Impressions of Office Life

During its century-long existence, the Bureau of Municipal Research, and later the Institute of Public Administration, occupied at least five different locations throughout New York City. From as far downtown as City Hall, to as far north as the Upper East Side; every couple of decades was moving day.

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Entrance to the IPA office at 684 Park Avenue

In the 1960s, relocating from their location at 684 Park Avenue, someone at IPA thought it worthwhile to pack a few mementos of their sojourn at this neo-Federal townhouse.

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The first item of note was one that both employees and visitors would come in frequent contact with over the course of their day: a door handle from the outer door.


Once inside, the visitor would probably note the type of paneling present on the walls of the office.


Working late into the night, the last and largest item in the box would have been indispensable for anyone still left in the office:  a crystal light fixture.



Dear Jackie…Save Abu Simbel!

a travel brochure Luther Gulick picked up on his trip to Egypt in 1962

The folder was easy to overlook — tucked away unobtrusively in the Gulick alphabetical files N-O. Even the title was a snooze: Nubian Monuments (Egypt) 1962-1963. But therein lay a tale worthy of Indiana Jones.

Camelot was still young, with the Kennedy Administration still reeling from the debacle of the Bay of Pigs and soon to be embroiled in the Cuban missile crisis. In the volatile middle east, the United Arab Republic — Egypt and Syria under Gamal Abdel Nasser, until Syria seceded in 1961 — was building a dam on the Nile at Aswan that would flood two massive rock temples dating from the 13th century B.C.


The cry went up: save the doomed temples of Abu Simbel! Not surprisingly for a world authority in public administration who had recently consulted with the Shah of Persia on a sweeping Iranian development project, Luther Gulick was soon on a plane to the U.A.R. to advise on the practicalities and financing of a rescue plan.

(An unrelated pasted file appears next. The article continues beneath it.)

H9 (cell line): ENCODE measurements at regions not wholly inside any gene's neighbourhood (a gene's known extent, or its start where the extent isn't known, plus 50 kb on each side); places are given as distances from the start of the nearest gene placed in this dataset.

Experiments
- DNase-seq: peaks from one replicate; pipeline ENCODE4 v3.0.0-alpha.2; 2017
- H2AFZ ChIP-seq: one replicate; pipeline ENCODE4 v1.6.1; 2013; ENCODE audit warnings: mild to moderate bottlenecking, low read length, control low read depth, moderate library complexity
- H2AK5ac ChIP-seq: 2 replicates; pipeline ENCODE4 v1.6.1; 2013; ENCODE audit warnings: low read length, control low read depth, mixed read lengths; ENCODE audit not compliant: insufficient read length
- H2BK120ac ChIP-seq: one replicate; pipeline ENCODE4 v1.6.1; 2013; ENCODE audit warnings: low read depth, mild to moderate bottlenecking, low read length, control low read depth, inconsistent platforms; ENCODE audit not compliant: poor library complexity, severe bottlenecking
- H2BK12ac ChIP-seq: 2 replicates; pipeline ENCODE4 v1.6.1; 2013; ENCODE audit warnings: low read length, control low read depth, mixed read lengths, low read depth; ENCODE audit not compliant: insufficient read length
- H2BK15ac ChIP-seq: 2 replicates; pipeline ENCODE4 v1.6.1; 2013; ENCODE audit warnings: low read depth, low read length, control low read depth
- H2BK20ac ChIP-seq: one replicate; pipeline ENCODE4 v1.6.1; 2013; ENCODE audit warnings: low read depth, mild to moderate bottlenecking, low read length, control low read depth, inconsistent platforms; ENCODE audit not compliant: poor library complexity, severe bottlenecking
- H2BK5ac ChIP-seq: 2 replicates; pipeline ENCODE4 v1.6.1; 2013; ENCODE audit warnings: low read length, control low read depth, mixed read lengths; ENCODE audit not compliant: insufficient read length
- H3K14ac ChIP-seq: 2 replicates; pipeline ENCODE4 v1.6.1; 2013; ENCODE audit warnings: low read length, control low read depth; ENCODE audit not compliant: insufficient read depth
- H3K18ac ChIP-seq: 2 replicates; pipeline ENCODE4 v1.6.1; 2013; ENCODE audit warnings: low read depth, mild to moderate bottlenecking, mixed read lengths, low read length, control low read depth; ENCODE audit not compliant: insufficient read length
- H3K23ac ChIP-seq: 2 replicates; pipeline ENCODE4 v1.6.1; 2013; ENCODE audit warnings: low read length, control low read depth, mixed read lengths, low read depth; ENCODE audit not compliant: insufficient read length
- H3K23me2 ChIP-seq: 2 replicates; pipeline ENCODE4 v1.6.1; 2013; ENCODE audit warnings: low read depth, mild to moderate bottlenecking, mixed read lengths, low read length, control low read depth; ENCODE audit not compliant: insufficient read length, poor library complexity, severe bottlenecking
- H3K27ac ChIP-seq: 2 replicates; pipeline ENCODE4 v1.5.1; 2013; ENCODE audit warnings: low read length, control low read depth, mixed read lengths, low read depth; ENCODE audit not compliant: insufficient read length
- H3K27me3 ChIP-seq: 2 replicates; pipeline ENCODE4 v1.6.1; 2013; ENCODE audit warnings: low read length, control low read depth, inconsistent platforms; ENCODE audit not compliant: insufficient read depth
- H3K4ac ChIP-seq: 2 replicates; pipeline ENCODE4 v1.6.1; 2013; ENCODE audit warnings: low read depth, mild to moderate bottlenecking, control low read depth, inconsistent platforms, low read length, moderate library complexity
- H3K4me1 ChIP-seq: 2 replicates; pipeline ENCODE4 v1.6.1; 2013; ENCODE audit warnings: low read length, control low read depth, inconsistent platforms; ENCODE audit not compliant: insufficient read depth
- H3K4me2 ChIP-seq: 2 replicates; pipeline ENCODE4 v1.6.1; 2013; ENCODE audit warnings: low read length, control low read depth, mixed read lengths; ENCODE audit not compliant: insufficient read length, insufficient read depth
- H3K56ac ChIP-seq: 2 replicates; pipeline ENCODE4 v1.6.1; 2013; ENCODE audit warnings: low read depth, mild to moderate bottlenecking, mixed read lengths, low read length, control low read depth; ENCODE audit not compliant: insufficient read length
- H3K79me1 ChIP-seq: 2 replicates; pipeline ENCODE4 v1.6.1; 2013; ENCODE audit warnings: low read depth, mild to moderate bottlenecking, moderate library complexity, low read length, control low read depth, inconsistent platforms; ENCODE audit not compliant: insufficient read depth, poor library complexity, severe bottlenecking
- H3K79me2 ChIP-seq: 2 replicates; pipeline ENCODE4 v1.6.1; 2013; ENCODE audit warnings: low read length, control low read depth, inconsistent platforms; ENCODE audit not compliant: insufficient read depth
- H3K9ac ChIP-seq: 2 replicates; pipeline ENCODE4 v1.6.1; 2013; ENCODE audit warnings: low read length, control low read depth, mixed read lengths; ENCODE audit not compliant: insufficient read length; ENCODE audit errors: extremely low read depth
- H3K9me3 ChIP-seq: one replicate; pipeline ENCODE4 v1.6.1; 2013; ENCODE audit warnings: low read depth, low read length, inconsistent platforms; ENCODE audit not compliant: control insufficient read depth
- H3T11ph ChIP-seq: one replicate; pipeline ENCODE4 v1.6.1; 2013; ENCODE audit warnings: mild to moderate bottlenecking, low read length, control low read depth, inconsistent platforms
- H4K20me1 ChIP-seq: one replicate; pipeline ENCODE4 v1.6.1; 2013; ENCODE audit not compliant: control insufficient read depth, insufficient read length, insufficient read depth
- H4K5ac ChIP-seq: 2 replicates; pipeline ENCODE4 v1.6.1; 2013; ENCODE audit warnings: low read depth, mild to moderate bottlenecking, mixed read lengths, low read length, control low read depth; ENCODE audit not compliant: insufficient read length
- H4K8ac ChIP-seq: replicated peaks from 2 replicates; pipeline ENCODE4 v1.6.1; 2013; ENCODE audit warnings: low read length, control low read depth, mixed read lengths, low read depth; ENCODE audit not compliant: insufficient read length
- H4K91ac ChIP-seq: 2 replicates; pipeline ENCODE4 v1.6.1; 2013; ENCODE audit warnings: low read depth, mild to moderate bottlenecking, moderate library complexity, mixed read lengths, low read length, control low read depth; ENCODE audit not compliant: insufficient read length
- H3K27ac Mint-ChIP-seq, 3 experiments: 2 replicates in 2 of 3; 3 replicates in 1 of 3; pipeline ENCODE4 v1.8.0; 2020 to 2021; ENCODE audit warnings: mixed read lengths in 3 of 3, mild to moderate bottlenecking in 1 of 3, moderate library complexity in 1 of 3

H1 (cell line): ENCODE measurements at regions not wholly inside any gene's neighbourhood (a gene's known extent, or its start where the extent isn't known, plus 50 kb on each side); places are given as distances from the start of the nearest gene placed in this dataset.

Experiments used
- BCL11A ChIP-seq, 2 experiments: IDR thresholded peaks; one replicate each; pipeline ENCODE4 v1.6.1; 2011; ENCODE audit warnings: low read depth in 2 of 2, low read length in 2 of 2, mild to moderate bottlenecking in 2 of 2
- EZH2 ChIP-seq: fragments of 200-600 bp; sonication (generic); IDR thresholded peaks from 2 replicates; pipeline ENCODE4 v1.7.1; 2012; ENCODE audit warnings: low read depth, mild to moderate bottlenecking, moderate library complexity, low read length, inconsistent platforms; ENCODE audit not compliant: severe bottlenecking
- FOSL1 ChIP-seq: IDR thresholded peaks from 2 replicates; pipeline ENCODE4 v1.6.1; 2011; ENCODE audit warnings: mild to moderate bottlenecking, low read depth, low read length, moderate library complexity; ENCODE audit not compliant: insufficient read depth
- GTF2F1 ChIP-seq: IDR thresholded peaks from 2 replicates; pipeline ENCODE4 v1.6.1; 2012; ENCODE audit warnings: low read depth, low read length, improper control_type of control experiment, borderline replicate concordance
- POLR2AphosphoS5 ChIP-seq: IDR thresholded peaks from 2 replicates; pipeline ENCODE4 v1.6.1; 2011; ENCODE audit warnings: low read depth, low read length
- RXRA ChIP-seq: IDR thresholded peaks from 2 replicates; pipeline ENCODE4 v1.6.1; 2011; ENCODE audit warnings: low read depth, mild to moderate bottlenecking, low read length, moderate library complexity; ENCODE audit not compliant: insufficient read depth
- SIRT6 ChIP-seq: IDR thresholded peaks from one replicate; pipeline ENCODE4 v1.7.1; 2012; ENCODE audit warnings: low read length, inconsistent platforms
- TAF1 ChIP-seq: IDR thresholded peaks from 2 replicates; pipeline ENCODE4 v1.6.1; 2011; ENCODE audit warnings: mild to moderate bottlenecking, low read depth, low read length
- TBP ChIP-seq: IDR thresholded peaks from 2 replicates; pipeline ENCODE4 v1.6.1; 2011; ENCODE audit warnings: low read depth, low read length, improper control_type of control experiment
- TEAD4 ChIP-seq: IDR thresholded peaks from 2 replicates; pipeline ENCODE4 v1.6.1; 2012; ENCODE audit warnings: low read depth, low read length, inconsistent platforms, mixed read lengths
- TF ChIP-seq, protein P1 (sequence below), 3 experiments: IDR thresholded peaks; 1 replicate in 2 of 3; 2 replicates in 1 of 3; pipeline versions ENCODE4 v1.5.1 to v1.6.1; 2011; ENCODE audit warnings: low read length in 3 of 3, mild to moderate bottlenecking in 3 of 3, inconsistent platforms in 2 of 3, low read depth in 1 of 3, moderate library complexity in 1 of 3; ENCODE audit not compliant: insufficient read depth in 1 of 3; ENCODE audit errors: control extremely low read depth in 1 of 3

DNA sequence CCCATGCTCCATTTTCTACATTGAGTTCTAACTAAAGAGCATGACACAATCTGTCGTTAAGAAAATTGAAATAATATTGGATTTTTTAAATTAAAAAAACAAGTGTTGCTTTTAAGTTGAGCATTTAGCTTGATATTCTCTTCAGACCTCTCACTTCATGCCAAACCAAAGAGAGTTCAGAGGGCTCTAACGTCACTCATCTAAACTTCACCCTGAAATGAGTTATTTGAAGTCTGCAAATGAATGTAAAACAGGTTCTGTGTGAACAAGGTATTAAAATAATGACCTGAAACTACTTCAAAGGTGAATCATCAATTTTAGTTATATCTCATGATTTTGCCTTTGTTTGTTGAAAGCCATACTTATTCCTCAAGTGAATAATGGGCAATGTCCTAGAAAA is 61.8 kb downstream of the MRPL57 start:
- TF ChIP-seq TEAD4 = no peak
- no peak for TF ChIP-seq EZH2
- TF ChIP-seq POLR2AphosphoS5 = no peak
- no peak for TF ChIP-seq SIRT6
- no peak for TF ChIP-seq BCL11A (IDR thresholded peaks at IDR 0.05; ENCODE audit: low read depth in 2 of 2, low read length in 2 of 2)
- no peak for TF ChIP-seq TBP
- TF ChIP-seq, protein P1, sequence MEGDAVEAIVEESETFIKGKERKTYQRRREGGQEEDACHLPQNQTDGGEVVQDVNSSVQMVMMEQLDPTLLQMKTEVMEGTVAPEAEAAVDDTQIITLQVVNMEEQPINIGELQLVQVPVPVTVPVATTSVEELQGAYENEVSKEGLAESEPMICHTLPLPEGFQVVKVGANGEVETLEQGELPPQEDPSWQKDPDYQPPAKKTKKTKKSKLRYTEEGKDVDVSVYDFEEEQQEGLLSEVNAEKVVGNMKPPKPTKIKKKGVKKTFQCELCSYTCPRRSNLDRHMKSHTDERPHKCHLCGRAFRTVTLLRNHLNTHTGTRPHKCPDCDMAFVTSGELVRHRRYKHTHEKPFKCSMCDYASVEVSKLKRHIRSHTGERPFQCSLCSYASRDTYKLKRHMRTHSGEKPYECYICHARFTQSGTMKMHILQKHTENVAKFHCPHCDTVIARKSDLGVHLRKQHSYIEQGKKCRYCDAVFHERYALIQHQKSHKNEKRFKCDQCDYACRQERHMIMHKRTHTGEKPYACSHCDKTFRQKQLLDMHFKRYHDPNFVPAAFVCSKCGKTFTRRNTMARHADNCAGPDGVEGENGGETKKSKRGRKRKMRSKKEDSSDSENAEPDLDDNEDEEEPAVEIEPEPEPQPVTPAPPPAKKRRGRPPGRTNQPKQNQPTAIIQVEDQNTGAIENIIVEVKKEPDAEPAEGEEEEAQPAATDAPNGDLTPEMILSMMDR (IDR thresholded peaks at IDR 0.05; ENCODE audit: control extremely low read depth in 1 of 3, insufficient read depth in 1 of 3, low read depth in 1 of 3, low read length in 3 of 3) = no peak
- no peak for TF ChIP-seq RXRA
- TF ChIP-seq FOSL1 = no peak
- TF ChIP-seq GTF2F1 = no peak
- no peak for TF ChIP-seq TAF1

Upon his return he reached out to the First Lady, Jackie Kennedy, who had just opened the traveling King Tut exhibit in Washington.


Alas, Mrs. Kennedy had no time to meet, her social secretary wrote Gulick, but would be glad to hear more by letter.


Gulick followed up a few weeks later, expressing the hope “I might persuade you and your Lady to take a quick ‘unofficial’ trip to the Upper Nile to see the Nubian monuments before they are drowned, and that such a trip would help the President decide how America can take a more direct interest in the exploratory work and in the salvage efforts which are now needed.” (JFK had already vowed to help and later went to Congress for $10 million, equivalent to about $77 million today).


Gulick kept in touch with the Egyptians and American officials. Of course, 1962 being a Congressional election year, politics was a factor. Would American taxpayers stand for shelling out millions for an Arab regime hostile to the U.S. and Israel?

How hostile? Well take a look at this map in the Sinai brochure Gulick picked up.


Notice anything? No Israel. Only “Palestine.”

But Gulick kept up his efforts to save the temples.



The Peabody Museum at Harvard also saluted Gulick’s efforts.




By the way, take note of that name Edmundo Lassalle in the first paragraph. He’s worthy of a whole book of his own — in fact there is a biography of the dashing cultural diplomat who had fought in the Spanish Civil War, worked for Nelson Rockefeller and Walt Disney, married a German princess linked to Hitler, and later two heiresses, and ended up taking his own life.


Here’s Lassalle’s confidential 1961 memo to the director of the Peabody on the machinations behind Congressional efforts to round up money to save Abu Simbel.





Note that Leontyne Price was offering to donate 1,000 albums of her Aida to raise money to move the temples.

And Jackie? Because of Gulick’s pleas or not, she ended up a key ally in the campaign to save Abu Simbel, which was ultimately raised above the waters. In recognition, Nasser presented her a memorable gift for the people of the U.S. — the Temple of Dendur, now at the Metropolitan Museum of Art.